Laparoscopy is now also commonly used in colorectal cancer, where it is considered appropriate for about 95% of planned operations. This operation was quite slow to catch on in the UK, where for a long time it was considered that, as cancer outcomes were similar, the undoubted advantages in quality of life did not justify the complexity and additional expense of the operation. Robin Kennedy of St. Mark’s Hospital in London has been doing laparoscopy for colorectal cancer since the mid-90s. “The main benefit to the patient is reduction in hospital stay; keyhole surgery alone can reduce the median stay for from 10 days to seven”, he says.

He has also been investigating an enhanced recovery programme developed by Henrick Kehlit in the Netherlands. “This has challenged traditional post-operative care in a number of ways, using different methods of pain control and encouraging patients to resume normal activities much earlier with support. Laparoscopy and the enhanced recovery programme together can reduce hospital stay for colon cancer surgery to 3-4 days”, he adds. He is now involved in the EnROL clinical trial, funded by Cancer Research UK, which is comparing length of hospital stay and other quality of life related outcomes for laparoscopic and open surgery when both are followed by the enhanced recovery programme.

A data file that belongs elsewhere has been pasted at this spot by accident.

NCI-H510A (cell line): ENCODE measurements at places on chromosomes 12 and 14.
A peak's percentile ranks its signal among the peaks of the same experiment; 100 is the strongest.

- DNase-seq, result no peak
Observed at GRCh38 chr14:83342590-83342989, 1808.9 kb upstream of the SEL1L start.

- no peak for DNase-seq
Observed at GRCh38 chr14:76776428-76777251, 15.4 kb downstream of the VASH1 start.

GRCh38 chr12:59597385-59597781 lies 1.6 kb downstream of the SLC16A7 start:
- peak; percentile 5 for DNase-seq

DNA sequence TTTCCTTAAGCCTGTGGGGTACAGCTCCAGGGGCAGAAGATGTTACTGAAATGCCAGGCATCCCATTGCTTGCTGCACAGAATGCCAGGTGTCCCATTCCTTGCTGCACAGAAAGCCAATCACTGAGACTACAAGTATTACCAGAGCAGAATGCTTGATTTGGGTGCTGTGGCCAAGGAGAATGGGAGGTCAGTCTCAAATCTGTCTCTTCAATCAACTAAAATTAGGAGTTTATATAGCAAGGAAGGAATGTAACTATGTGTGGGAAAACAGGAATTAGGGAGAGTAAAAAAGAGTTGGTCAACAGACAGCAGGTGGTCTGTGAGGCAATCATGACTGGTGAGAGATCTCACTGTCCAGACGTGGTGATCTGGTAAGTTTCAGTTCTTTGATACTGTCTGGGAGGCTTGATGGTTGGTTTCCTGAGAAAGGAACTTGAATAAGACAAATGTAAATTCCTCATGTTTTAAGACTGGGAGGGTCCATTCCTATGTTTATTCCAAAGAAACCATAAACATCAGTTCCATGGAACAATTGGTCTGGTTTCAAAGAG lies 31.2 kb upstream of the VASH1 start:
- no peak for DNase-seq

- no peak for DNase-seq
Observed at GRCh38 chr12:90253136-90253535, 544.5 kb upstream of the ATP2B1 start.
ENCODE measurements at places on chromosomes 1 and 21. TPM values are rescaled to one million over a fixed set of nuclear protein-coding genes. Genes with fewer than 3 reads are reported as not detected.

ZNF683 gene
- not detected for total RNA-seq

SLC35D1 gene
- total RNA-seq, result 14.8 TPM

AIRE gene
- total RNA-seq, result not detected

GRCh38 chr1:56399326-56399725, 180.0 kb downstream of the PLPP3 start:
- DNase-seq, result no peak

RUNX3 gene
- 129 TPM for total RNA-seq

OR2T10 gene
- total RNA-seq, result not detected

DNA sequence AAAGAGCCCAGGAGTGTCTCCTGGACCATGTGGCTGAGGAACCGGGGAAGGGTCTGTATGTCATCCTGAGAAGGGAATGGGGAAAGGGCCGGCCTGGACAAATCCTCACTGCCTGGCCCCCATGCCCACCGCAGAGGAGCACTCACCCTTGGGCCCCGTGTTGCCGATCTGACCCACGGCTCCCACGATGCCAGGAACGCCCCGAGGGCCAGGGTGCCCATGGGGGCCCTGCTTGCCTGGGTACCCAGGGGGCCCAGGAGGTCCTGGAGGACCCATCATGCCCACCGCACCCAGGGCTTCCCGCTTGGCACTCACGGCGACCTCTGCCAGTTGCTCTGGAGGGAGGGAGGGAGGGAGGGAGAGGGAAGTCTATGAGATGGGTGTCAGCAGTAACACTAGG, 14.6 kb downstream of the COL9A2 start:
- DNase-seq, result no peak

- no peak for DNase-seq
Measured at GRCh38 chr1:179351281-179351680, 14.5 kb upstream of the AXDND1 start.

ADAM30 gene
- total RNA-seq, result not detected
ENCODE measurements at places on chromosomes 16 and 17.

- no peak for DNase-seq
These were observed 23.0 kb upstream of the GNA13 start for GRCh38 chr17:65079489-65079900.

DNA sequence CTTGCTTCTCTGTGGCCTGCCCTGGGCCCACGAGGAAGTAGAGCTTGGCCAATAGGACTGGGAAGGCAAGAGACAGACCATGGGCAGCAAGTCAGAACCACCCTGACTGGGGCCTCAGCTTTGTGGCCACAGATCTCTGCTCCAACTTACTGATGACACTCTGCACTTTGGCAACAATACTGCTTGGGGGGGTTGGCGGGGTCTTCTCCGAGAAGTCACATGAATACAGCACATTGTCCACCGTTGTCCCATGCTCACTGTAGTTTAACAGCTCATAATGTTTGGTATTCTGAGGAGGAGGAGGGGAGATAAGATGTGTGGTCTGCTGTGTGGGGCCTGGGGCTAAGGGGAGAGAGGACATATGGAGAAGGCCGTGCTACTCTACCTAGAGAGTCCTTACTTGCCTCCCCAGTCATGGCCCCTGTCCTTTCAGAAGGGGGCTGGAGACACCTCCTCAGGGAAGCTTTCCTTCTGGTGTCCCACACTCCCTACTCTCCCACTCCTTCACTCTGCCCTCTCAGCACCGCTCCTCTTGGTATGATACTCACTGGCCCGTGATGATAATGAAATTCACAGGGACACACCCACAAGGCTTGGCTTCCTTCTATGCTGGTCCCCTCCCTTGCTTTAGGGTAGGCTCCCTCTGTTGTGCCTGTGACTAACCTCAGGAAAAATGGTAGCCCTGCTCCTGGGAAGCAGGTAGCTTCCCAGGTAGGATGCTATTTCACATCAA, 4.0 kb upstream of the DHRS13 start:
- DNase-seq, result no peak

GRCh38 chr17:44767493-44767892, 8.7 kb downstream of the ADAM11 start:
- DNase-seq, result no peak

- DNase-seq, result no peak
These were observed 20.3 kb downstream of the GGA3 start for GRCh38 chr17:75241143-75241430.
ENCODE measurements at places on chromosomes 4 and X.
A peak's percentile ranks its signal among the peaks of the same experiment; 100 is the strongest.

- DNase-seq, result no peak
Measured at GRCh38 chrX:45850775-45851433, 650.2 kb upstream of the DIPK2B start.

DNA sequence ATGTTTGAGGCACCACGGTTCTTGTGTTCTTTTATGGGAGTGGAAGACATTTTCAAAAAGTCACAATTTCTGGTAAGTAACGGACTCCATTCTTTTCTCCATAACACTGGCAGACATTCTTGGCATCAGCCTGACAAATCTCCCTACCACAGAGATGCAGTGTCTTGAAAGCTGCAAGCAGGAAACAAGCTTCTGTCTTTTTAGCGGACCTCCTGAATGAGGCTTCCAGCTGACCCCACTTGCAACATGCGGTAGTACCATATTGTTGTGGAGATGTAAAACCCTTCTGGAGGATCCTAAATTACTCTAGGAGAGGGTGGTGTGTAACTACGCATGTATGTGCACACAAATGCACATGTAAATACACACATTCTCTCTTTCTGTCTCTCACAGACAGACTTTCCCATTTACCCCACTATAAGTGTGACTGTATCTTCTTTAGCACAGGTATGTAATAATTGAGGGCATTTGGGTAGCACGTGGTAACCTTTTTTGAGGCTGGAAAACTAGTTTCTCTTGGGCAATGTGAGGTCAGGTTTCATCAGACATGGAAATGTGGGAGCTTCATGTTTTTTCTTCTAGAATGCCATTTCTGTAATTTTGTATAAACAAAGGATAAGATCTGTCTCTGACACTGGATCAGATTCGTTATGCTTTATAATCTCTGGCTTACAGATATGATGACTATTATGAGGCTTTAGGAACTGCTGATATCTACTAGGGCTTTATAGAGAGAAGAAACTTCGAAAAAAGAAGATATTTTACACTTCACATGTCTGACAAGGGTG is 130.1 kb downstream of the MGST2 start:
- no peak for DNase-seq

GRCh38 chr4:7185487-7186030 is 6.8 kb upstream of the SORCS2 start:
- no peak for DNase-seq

These innovations are typical of current research, which aims to improve patients’ quality of life while recognizing that improvements to cure rates are very unlikely. Surgery has, indeed, reached the point when it can cure almost all “suitable” patients: those with accessible, non-metastatic solid tumours. But there is one way in which surgery can help raise the percentage of cancers that are cured, and that has nothing to do with innovations in technique.

Many cancers are only suitable for surgery – and only curable – if they are detected before they have spread. Improving early detection rates will increase surgery’s contribution to beating cancer; by increasing the numbers of patients with tumours that are appropriate for surgery.